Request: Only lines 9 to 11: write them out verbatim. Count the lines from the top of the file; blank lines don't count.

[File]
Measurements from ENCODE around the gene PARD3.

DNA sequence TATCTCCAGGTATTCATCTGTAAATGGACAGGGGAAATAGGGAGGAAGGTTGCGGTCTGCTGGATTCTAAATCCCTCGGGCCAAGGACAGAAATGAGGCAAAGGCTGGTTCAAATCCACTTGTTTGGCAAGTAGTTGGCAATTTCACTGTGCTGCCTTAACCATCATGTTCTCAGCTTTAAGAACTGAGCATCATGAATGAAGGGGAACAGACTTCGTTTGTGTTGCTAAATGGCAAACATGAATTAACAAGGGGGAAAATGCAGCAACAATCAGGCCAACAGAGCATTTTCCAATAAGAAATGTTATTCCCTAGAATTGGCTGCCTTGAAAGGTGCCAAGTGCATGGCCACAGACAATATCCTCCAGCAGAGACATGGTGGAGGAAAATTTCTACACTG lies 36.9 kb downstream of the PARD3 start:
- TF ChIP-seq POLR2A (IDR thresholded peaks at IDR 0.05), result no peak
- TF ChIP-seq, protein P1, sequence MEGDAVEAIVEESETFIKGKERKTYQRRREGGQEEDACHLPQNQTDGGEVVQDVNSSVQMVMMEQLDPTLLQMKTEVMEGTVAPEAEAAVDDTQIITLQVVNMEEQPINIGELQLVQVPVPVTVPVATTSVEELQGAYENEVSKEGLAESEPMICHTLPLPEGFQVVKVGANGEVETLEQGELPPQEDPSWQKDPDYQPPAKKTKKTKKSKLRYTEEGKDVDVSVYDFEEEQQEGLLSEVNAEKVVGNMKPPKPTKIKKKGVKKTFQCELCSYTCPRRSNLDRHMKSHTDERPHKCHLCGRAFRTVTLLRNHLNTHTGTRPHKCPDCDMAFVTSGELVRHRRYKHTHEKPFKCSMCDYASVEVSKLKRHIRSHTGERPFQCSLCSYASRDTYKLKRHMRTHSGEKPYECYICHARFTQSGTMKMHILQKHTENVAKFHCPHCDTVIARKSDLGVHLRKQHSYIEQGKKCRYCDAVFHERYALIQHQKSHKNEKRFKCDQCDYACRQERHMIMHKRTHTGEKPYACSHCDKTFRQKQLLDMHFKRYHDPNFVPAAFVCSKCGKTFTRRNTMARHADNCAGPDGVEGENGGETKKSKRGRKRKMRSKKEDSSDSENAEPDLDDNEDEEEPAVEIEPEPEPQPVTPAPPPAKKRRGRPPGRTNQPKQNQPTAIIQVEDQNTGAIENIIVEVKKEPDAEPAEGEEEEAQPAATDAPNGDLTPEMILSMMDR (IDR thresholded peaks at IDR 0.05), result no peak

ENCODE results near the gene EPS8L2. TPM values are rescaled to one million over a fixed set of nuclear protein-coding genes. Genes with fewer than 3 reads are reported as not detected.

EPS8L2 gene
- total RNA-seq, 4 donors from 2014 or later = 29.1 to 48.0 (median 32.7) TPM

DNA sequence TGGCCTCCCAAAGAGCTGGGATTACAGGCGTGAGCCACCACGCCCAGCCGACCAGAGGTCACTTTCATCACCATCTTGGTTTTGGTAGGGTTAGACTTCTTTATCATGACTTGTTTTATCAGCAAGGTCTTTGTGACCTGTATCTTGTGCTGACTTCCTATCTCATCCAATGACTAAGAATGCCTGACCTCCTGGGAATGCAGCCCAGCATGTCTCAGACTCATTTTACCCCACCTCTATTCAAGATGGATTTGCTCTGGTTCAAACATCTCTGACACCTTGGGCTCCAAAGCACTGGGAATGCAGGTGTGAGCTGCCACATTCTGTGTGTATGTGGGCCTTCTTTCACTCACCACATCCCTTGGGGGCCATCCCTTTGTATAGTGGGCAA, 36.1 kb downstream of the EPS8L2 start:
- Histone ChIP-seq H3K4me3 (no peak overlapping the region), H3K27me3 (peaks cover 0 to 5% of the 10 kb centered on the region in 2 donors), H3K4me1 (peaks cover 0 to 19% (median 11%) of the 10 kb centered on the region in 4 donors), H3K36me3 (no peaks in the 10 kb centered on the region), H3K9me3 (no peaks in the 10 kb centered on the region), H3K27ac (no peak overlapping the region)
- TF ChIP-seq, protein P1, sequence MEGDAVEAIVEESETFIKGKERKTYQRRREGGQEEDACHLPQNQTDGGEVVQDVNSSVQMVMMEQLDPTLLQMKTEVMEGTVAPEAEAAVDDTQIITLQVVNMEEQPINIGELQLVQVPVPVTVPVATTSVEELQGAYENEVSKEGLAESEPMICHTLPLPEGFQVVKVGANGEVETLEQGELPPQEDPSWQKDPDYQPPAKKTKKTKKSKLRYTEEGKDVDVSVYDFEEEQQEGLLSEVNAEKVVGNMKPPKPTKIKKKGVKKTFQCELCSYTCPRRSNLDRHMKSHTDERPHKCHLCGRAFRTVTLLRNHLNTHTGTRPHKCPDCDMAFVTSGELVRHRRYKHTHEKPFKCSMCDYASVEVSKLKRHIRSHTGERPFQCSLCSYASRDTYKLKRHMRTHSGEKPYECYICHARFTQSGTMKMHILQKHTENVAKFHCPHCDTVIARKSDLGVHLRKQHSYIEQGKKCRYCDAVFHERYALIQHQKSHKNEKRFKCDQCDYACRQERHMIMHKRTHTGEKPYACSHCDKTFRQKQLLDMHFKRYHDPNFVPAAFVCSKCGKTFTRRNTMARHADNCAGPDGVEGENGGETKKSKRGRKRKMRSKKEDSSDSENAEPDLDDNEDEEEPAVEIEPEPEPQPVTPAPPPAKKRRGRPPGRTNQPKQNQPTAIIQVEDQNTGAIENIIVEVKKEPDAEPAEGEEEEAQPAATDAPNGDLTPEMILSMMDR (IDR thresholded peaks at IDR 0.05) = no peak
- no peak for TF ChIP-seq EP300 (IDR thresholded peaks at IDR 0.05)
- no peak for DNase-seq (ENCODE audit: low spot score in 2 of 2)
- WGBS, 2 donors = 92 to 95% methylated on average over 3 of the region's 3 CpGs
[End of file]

- Histone ChIP-seq H3K4me3 (no peak overlapping the region), H3K27me3 (peaks cover 0 to 5% of the 10 kb centered on the region in 2 donors), H3K4me1 (peaks cover 0 to 19% (median 11%) of the 10 kb centered on the region in 4 donors), H3K36me3 (no peaks in the 10 kb centered on the region), H3K9me3 (no peaks in the 10 kb centered on the region), H3K27ac (no peak overlapping the region)
- TF ChIP-seq, protein P1, sequence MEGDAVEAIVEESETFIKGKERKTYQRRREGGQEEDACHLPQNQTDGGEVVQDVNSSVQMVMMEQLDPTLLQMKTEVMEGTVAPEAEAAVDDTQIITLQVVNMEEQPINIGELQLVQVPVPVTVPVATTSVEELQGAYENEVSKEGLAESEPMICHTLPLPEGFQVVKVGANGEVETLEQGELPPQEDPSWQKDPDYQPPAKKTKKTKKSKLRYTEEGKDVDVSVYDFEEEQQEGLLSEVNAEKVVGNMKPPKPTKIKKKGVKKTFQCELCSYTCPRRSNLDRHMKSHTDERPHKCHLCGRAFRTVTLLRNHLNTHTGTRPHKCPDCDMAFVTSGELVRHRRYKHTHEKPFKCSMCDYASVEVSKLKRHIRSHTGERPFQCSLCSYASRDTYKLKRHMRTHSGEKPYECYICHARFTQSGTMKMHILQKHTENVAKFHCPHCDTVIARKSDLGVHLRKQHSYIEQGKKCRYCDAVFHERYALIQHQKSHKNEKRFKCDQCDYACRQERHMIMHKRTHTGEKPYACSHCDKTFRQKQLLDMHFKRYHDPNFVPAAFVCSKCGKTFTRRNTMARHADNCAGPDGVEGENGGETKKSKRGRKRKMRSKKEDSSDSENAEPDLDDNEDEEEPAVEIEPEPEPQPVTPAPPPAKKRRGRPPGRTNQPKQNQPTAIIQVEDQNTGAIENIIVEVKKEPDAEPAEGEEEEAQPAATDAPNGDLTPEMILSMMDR (IDR thresholded peaks at IDR 0.05) = no peak
- no peak for TF ChIP-seq EP300 (IDR thresholded peaks at IDR 0.05)